2. Partly inspired by Sanctuary, and partly because trying to pray the liturgy of the hours on my phone proved to be too distracting, I used my birthday present from my Grandma to buy the one volume version of the liturgy of the hours, Christian Prayer. I think it is going to take a while for the structure of the prayer to become more natural, so that I can focus more on the substance of the prayer, but I love the ritual and beauty of it. I especially appreciate that the book contains not only musical settings for the recommended hymns (most of which I didn’t know and had to skip on the iBreviary app since I wasn’t raised Catholic!), but also has tonal settings for the antiphons, psalms, and canticles! It is so nice to be able to sing the psalms with a guide instead of making up something on my own and winging my way through it (especially since I am not particularly good at coming up with my own chant tones…). And I am hoping that I can make these prayers enough of a natural habit that I can begin to share them with my family, since they are ultimately designed to be prayed communally.
  3. In other news, Limerick turned five this week! It’s hard to believe he’s so old already when he’s still so small and snuggly sometimes – but on the other hand, it does make sense considering he can read fairly well and is comfortable with multiplication and division… but I suppose a bit of back and forth like that is to be expected in early to middle childhood. He’s expanding his interests a bit as he grows older, also: instead of just numbers, he’s now interested in numbers, the solar system, and climbing 🙂 One of his favorite games these days is to pretend he’s changing the size of the planet he’s on and acting like he’s experiencing the resulting changes in gravity.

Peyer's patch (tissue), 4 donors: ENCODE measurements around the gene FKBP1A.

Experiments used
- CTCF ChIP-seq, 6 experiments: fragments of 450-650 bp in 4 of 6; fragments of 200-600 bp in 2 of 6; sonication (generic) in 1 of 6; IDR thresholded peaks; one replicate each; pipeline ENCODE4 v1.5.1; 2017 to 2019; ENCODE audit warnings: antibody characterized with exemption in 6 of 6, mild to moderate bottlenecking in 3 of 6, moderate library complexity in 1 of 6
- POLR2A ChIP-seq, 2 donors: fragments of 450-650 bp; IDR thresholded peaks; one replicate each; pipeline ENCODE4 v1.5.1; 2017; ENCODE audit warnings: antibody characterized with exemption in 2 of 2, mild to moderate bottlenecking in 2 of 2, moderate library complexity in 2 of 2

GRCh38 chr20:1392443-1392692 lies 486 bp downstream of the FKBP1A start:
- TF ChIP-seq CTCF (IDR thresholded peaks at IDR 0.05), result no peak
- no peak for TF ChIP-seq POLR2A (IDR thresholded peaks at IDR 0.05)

4. For his birthday, as he’d spent weeks resolutely proclaiming that he wanted no party, no presents, no people, and no cake, Paul and I took him to the Phoenix Rock Gym while my mom watched Rondel and Aubade. (While they don’t advertise this on their website, kids under 6 are only $5 for a day pass including gear rental, and it’s completely free to belay. So it was quite affordable for Limerick and I to take turns climbing with Paul as our alternate belayer!). He did so well, especially considering it was his first time doing that type of climbing. We spent about 2.5 hours climbing together – he would give a trail 3 tries and then take a break while I climbed one – and he got about twenty feet up several times but was a bit too nervous to climb higher. And he liked it enough to want to go back!
  5. Towards the end of our climb, another climber had a seizure and woke up extremely disoriented (he started fighting the EMTs and had to be restrained to go to the hospital 😦 ). It was really hard to watch. The man who was one of my closest mentors in junior high and high school was a rock climber, and passed away 9 years ago from brain cancer; needless to say, he had a lot of seizures along the way. So I was already in a place saturated with his memory, and then witnessed a reminder of the illness that left him vulnerable and hurting and ultimately took him away. And I felt so bad for the stranger suffering that day, and missed Mike so much at the same time, and thought about the man who represented strength and toughness and running the race of faith with endurance being so utterly helpless and out of control, and there was nothing I could do about any of it except to pray.
  6. It did leave me thinking about prayers for the dead. This is very much not a Protestant teaching, and it’s also not something I’ve spent a lot of time studying from a Catholic perspective. I understand praying to the saints – we know they are in heaven, we know God gives them the ability to hear us, intercede for us, and sometimes even respond to us. But most of the dead that we knew personally aren’t canonically recognized saints, although they very well could be in heaven rather than in purgatory – and that uncertainty makes me unsure of how to pray for them. At least I have the assurance, with Mike, that he was striving for Jesus and trusting his soul to the mercy of God. The pain of the death of a loved one without that knowledge must be so much sharper and more desolate.